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Heat a heavy saucepan over medium heat. Add quinoa to the pan and toast it, shaking pan often, until fragrant and beginning to pop, about 4 minutes. Add 2 cups water and cover, simmering over medium-low heat until tender, about 12 minutes. Set aside to cool and then fluff with a fork. Steam or boil asparagus until tender. In a large bowl, toss together quinoa, asparagus, tuna, black beans, yellow pepper, cherry tomatoes, parsley, scallions, walnuts and dried fruit. In a separate bowl, whisk together carrot juice, olive oil, lemon juice, garlic, cumin, salt and pepper. Pour carrot juice mixture over quinoa mixture over quinoa mixture and toss. Serves 6.

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Calories: 387
Fat: 15g
Carbs: 44g
Fiber: 9g
Protein: 22g

Take a look at that fiber and protein content. That just makes me happy! I saw a quote today that is completely unrelated to quinoa, but I LOVE it and want to share:

‘You will never change your life until you change something you do daily. The secret of your success is found in your daily routine.’

 

Get out of your workout rut!

Lately I have been in a workout rut, which happens to me about twice every year. I’m sure the weather has something to do with it. First, I’m not a workout maniac, like some people assume personal trainers to be. I usually workout 5 days per week, and give myself the weekends off, although I try to stay active on the weekends. I always do some cardio (25-40 min…40 min when I’m not doing a lot of strength training) and resistance/weight training. I try my best to keep in interesting and keep my body guessing, but I’ve found that lately I’m dragging for my 6:30am workout. My cardio hasn’t really been cardio training, it’s been more like ‘get on the elliptical and you have 30 minutes to wake up and surf the internet on the iPad.’ I’m not getting a lot out of my workouts. If you ever feel like this whether you are a beginner or advanced, you need to change up your routine! This doesn’t always mean add more time, sometimes it could mean less. Regardless, you should always feel ‘worked’ when you leave your workout. (Note: If you are having a ‘day’ then don’t be too hard on yourself to go above and beyond…if you can get in the gym that is good enough…just don’t make it a habit of always doing bare minimum).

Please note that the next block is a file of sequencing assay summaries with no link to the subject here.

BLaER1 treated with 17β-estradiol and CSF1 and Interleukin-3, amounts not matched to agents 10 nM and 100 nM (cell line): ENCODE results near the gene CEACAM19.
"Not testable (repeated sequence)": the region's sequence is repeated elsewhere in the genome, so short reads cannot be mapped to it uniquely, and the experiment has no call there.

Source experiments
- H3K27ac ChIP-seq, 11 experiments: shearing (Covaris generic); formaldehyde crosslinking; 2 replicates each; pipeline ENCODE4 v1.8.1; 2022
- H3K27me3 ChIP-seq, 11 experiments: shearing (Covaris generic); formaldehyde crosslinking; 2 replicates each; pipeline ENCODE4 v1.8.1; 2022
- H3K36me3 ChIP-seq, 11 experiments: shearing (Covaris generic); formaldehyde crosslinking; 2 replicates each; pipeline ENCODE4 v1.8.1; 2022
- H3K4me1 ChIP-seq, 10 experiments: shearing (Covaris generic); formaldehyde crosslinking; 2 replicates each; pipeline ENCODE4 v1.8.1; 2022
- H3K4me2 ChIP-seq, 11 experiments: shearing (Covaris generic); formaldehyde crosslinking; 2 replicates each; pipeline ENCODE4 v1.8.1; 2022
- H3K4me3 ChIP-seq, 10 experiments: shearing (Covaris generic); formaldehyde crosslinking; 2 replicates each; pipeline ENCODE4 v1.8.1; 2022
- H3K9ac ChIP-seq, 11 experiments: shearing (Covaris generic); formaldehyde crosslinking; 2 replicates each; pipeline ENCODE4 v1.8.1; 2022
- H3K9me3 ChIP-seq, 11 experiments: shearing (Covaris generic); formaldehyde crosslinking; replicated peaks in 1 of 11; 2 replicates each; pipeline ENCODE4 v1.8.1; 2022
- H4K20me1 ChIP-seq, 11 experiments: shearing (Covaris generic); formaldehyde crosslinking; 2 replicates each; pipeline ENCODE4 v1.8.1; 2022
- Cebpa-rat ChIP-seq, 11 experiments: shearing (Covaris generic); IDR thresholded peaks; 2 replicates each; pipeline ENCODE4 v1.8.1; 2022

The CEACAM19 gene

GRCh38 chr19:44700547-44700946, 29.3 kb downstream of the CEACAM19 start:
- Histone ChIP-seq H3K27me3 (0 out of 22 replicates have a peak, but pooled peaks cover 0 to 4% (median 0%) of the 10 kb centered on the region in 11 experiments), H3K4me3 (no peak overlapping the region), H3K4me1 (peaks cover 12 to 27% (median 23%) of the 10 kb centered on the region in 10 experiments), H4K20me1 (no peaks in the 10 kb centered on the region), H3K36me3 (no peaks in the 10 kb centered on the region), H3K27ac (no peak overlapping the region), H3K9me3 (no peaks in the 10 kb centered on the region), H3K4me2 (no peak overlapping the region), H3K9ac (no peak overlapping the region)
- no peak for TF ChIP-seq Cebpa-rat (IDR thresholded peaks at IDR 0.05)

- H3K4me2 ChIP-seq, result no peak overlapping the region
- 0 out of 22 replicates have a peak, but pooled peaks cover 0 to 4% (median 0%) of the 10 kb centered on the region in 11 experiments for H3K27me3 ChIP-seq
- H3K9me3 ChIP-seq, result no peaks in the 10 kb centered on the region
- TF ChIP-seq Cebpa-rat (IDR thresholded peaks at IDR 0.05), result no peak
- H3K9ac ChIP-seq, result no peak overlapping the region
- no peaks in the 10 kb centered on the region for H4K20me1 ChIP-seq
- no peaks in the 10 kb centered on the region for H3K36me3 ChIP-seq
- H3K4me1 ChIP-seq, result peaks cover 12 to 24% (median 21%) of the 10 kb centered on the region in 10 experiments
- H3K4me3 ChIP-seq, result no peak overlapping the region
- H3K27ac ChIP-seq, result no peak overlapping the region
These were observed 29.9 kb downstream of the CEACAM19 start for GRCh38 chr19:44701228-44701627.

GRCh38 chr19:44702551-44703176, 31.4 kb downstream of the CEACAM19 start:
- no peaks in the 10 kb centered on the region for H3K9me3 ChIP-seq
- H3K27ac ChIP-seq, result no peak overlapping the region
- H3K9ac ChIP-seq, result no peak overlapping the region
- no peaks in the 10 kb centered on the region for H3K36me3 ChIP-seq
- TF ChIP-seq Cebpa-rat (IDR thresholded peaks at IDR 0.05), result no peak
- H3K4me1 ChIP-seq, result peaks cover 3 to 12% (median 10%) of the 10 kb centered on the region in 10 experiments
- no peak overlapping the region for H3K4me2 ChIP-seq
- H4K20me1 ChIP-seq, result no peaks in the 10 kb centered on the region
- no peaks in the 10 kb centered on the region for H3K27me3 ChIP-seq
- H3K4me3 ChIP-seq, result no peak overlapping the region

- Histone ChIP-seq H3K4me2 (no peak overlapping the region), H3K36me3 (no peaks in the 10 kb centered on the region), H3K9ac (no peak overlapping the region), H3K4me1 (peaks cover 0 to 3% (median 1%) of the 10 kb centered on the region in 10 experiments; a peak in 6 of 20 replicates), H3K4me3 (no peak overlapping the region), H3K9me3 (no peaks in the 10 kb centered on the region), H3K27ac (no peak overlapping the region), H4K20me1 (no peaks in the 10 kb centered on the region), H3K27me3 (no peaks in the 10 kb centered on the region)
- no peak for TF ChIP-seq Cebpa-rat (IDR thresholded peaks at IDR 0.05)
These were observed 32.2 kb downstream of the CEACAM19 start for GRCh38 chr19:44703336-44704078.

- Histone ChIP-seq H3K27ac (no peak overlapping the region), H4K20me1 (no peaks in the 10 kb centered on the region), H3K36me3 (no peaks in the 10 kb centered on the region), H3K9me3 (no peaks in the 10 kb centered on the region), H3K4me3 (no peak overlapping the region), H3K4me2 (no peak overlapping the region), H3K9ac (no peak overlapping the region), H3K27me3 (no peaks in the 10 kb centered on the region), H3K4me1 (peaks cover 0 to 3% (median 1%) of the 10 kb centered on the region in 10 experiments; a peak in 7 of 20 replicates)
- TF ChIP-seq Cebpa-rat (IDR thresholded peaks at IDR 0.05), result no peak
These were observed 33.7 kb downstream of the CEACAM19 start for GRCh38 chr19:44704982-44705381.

So, how does one push themselves? I’ve found the best way I push myself is running intervals on the treadmill. First, I’m not a runner (see picture). So, this is a step outside of my comfort zone, which is a good thing. Interval training is defined as a series of low to high intensity exercises with relief periods. So, think back to understanding your heart rate….high intensity is about 85-90% of max heart rate, followed by low-intensity at 50-60%. Note, if you have a heart condition this type of interval training is not for you. Check with your doc before performing any aerobic exercise for that matter and be safe rather than sorry.

So far I have done 2 days of interval training and I feel so much more accomplished already! Even after the first day! Here is what I did:

-Walk 1 min @ 3.9mph (Low interval)

-Sprint 30 seconds @ 7.5-8 (high interval)

*Repeat until you have completed 25 minutes

 

To break it up even further… Today (because I was doing legs), I split the 25 minutes into 5 min increments and performed strength training exercises (relief period) between. So I would do 5 minutes of intervals on the treadmill, then 3 sets of squats & 3 sets of planks. Then it was back to the treadmill for another 5 minutes then 3 sets of walking lunges, 3 sets of push-ups. And so on. My heart rate was up the entire time (manageable, but higher than usual). To say that I felt beat up by the last set is an understatement. My final 30 seconds was spent with me yelling at myself (in my head) to ‘PICK YOUR LEGS UP.’ I survived and now I feel great!

 

If you are just in the beginning stages of exercising, don’t expect to run sprints on the treadmill, instead you can increase and decrease the incline where I listed ‘sprint’ or increase your walking speed where it says sprint. And you don’t have to do 25 minutes at first. Aim for 10 then try an additional 2 minutes every day until you get to 25 minutes. You may also choose to do this on a bike, stairs (at gym or house), elliptical, etc. Just remember the 30 seconds ‘sprint’ should be you going as hard as you can go on whatever apparatus you choose.

Challenge yourself to do something different!! I promise you will feel great about it!